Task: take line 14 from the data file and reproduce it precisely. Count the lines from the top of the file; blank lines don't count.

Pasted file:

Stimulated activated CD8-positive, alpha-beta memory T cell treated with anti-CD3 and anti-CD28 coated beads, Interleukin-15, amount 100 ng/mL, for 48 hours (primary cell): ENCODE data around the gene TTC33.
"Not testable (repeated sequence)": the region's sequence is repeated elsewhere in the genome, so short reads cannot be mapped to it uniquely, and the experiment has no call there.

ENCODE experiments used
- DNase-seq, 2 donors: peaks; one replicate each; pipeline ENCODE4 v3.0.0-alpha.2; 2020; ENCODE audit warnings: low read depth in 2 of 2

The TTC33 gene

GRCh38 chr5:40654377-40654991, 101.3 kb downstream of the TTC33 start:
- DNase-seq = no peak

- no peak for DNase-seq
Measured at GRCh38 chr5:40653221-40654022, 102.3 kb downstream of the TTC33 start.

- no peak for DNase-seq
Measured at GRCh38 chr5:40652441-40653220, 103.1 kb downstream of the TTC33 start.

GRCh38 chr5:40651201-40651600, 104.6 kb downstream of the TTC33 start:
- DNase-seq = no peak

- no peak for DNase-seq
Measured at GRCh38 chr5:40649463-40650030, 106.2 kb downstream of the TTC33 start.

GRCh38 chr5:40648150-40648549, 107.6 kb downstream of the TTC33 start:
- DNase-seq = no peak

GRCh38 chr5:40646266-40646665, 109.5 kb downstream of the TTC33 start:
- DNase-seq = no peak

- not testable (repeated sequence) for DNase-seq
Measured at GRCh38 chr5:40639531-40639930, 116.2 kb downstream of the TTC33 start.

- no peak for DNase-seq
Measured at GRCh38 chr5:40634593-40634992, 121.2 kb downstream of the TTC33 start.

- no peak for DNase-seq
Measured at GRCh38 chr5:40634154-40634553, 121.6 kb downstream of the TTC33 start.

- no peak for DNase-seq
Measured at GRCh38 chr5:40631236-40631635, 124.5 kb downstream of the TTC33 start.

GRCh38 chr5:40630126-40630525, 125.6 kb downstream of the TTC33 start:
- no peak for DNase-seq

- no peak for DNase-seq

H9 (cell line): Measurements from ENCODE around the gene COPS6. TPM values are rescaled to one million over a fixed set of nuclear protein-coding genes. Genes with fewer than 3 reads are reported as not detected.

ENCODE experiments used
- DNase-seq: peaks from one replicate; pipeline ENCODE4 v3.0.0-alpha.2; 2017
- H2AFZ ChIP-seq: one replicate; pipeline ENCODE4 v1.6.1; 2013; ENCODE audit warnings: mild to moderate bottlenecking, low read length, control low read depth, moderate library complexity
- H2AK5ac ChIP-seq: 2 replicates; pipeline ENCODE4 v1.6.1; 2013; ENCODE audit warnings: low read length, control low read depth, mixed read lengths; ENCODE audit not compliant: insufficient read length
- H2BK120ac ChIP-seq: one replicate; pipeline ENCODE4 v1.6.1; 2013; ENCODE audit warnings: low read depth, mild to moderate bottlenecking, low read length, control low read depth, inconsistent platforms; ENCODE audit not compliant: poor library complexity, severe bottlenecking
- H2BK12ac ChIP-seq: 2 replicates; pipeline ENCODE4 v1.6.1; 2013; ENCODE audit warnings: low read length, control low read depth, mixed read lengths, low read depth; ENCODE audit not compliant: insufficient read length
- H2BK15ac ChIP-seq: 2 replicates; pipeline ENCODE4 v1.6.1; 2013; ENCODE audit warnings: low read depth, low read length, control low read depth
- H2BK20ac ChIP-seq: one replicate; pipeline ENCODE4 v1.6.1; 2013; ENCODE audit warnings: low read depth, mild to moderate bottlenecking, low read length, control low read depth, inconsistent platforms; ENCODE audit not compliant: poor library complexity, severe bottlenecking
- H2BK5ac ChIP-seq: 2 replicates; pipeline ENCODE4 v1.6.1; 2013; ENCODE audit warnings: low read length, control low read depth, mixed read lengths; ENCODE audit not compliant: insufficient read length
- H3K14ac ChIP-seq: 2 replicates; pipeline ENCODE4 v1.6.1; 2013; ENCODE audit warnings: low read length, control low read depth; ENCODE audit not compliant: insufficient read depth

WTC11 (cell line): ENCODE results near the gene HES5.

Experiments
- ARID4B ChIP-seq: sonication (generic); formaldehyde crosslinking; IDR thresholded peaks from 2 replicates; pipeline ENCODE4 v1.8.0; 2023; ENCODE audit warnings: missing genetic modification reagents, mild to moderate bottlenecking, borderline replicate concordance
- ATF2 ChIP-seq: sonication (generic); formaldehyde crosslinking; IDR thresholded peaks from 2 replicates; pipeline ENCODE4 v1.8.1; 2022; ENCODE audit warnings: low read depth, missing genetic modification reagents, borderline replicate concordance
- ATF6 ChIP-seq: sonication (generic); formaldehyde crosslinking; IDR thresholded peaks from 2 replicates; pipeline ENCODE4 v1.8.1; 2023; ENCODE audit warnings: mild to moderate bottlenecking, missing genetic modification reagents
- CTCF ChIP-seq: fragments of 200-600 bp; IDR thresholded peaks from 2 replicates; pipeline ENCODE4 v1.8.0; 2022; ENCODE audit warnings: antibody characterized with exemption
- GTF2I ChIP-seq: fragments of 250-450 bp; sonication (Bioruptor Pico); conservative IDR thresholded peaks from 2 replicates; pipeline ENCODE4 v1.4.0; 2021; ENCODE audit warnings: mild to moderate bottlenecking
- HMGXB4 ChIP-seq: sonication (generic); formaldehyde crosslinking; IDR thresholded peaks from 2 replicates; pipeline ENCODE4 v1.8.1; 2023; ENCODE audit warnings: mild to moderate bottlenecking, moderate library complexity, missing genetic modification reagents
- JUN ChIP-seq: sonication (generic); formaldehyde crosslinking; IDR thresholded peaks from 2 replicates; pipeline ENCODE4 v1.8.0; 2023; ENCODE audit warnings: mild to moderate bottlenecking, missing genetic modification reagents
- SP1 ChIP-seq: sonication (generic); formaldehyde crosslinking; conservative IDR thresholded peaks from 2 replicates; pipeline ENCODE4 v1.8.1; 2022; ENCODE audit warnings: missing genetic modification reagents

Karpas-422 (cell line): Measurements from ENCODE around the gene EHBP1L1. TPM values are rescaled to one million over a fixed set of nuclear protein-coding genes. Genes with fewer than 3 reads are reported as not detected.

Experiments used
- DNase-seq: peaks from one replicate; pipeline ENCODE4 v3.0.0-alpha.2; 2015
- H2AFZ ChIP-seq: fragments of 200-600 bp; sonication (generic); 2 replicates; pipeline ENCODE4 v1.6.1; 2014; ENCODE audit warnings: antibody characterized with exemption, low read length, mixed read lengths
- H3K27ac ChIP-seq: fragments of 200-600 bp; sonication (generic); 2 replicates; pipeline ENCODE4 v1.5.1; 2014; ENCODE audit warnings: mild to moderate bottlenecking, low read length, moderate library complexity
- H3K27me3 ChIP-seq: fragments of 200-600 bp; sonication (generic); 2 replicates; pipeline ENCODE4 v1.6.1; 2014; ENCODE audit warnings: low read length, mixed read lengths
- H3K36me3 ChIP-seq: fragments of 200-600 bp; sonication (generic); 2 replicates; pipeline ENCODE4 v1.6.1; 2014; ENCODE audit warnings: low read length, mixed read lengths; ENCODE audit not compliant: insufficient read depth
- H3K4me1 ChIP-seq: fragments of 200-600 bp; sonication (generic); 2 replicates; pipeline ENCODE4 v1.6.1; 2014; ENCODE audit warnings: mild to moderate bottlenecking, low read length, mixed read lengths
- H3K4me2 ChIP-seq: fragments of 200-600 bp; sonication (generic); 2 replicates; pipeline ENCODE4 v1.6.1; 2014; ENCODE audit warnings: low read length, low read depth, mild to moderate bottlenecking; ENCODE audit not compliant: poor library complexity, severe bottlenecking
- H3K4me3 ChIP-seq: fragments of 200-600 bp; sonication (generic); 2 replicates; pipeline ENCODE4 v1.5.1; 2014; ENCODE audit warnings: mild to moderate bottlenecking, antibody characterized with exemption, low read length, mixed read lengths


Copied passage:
- no peak for DNase-seq